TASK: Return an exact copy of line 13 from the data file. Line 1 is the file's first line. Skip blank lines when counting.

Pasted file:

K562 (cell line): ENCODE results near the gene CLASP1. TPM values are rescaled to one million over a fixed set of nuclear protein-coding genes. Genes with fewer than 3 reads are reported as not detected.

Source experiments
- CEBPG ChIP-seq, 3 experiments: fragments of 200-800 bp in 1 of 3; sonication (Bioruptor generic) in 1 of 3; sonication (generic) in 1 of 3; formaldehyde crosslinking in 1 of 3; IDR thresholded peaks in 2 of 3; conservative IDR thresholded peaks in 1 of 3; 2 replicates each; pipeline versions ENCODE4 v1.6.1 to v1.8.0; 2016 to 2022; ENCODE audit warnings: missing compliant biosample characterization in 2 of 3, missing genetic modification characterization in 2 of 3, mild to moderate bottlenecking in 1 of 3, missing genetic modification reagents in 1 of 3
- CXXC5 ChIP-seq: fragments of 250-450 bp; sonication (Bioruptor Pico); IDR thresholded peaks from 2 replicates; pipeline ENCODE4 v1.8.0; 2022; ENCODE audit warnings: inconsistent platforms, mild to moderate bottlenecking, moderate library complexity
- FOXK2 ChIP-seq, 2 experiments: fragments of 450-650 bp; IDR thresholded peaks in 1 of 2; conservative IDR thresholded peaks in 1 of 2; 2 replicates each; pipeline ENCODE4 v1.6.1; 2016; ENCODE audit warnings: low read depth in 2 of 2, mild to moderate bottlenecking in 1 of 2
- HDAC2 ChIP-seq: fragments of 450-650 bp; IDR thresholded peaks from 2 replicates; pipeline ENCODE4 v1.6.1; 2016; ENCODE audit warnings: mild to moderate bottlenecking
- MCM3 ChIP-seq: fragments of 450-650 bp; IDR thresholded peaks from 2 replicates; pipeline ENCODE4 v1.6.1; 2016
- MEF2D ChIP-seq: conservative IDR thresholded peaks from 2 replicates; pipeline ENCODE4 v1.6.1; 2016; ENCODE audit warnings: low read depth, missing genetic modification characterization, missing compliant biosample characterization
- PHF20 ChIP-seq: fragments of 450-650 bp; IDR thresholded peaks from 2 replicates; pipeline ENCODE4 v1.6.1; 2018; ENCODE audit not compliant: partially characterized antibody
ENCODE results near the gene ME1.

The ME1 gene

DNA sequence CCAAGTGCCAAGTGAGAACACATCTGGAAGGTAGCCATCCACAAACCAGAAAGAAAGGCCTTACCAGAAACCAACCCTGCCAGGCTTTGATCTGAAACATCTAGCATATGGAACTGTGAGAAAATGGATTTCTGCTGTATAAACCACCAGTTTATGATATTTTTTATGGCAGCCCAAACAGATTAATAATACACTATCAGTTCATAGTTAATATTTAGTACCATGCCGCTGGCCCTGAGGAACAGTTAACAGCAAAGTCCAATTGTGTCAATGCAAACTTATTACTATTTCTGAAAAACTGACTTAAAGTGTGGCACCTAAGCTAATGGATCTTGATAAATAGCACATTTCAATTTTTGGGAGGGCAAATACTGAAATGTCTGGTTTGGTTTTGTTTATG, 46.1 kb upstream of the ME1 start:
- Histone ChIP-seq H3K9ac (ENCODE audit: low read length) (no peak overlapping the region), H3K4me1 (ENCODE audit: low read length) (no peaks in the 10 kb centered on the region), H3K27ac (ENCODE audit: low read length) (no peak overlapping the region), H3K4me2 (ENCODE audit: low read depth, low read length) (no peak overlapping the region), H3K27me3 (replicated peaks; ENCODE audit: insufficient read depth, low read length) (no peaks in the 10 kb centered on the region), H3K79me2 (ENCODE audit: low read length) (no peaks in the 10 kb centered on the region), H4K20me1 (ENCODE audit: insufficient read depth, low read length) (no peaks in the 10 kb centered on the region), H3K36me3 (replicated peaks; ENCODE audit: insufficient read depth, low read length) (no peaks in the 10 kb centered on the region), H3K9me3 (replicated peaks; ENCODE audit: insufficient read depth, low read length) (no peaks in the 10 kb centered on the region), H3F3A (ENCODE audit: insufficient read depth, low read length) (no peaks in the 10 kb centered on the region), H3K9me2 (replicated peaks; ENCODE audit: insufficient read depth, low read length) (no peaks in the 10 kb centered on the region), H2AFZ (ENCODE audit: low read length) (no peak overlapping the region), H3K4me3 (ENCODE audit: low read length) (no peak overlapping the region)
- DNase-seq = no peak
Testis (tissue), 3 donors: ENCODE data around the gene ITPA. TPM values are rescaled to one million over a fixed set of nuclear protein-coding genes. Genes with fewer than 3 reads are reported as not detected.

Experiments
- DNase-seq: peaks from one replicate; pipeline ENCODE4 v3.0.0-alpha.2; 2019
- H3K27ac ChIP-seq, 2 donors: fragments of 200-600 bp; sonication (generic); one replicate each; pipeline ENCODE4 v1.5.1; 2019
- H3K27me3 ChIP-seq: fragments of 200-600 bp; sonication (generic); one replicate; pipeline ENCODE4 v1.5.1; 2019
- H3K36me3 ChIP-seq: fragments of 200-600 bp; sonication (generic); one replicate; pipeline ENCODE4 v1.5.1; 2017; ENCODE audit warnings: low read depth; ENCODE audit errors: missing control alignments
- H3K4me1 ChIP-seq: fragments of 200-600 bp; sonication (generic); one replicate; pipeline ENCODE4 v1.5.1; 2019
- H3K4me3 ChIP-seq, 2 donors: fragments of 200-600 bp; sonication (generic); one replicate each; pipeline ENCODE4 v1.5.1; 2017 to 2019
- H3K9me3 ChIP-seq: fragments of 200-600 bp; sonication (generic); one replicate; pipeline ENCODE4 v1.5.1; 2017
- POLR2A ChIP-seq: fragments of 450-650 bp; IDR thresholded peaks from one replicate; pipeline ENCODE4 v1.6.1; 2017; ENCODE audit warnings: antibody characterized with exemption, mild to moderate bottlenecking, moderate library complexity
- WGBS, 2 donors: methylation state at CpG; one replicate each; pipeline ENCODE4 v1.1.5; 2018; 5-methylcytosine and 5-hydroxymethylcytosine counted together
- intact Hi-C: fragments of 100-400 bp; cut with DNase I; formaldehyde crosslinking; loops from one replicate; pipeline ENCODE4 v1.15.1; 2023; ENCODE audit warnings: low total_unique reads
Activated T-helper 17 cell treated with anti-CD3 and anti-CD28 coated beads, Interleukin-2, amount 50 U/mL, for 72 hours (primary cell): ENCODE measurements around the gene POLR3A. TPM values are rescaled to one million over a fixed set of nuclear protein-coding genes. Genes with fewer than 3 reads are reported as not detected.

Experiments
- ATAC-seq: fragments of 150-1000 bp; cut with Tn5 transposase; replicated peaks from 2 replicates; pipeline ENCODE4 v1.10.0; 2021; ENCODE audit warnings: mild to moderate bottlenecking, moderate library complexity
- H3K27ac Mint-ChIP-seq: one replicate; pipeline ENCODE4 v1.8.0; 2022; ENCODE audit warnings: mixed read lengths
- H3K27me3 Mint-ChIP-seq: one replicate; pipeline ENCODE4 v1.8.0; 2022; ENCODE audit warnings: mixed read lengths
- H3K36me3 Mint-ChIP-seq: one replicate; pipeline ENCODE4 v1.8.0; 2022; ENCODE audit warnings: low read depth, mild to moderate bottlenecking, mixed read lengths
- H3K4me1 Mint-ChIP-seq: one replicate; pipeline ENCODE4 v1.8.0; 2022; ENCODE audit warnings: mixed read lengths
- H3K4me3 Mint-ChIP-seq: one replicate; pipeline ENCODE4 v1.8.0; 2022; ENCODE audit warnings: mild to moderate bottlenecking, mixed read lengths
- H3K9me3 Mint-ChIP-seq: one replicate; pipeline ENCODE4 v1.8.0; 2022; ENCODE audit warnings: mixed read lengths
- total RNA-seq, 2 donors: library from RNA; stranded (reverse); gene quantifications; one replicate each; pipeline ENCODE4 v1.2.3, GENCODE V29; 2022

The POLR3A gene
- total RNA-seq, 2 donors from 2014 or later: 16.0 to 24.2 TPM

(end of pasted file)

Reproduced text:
- Histone ChIP-seq H3K9ac (ENCODE audit: low read length) (no peak overlapping the region), H3K4me1 (ENCODE audit: low read length) (no peaks in the 10 kb centered on the region), H3K27ac (ENCODE audit: low read length) (no peak overlapping the region), H3K4me2 (ENCODE audit: low read depth, low read length) (no peak overlapping the region), H3K27me3 (replicated peaks; ENCODE audit: insufficient read depth, low read length) (no peaks in the 10 kb centered on the region), H3K79me2 (ENCODE audit: low read length) (no peaks in the 10 kb centered on the region), H4K20me1 (ENCODE audit: insufficient read depth, low read length) (no peaks in the 10 kb centered on the region), H3K36me3 (replicated peaks; ENCODE audit: insufficient read depth, low read length) (no peaks in the 10 kb centered on the region), H3K9me3 (replicated peaks; ENCODE audit: insufficient read depth, low read length) (no peaks in the 10 kb centered on the region), H3F3A (ENCODE audit: insufficient read depth, low read length) (no peaks in the 10 kb centered on the region), H3K9me2 (replicated peaks; ENCODE audit: insufficient read depth, low read length) (no peaks in the 10 kb centered on the region), H2AFZ (ENCODE audit: low read length) (no peak overlapping the region), H3K4me3 (ENCODE audit: low read length) (no peak overlapping the region)